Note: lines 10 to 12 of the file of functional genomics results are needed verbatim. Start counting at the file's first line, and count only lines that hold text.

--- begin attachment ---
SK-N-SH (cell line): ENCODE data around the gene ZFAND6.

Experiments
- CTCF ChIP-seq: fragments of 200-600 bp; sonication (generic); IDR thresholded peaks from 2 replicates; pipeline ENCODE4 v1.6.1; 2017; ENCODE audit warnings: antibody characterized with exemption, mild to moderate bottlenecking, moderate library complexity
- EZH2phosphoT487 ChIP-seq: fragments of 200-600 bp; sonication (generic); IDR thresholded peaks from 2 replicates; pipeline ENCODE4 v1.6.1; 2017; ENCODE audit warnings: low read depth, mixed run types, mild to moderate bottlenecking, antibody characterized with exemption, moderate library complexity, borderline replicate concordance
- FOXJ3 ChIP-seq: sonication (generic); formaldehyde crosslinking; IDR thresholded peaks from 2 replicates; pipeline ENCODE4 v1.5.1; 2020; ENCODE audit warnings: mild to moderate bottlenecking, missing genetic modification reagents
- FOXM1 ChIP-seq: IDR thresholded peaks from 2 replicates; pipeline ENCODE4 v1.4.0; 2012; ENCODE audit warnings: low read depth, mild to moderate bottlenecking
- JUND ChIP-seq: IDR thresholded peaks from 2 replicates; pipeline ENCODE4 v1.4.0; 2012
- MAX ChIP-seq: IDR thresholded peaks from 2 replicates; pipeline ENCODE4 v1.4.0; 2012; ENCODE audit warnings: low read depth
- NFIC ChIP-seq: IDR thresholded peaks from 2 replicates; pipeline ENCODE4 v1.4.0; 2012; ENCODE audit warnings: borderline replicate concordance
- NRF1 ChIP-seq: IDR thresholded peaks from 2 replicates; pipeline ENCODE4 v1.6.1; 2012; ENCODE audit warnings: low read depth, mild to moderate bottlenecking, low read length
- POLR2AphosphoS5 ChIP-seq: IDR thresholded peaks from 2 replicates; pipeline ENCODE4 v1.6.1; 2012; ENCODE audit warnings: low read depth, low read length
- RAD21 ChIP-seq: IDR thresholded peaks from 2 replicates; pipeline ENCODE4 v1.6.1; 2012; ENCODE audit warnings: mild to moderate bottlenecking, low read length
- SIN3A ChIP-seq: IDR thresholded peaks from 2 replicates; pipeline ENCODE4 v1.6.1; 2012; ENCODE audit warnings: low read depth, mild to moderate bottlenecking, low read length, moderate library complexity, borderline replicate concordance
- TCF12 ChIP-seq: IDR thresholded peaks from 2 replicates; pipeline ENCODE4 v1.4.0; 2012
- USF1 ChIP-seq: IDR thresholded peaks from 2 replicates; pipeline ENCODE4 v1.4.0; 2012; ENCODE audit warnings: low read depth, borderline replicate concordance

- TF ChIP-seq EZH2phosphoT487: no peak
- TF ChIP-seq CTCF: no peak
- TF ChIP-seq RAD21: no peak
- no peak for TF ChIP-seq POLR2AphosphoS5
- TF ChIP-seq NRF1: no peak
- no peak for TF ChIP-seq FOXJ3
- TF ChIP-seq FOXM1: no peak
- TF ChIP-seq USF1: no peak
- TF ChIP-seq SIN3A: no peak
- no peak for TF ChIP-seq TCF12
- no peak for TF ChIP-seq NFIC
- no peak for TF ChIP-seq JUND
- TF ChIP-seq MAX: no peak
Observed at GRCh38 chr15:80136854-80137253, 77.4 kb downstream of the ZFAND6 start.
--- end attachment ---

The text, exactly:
- NRF1 ChIP-seq: IDR thresholded peaks from 2 replicates; pipeline ENCODE4 v1.6.1; 2012; ENCODE audit warnings: low read depth, mild to moderate bottlenecking, low read length
- POLR2AphosphoS5 ChIP-seq: IDR thresholded peaks from 2 replicates; pipeline ENCODE4 v1.6.1; 2012; ENCODE audit warnings: low read depth, low read length
- RAD21 ChIP-seq: IDR thresholded peaks from 2 replicates; pipeline ENCODE4 v1.6.1; 2012; ENCODE audit warnings: mild to moderate bottlenecking, low read length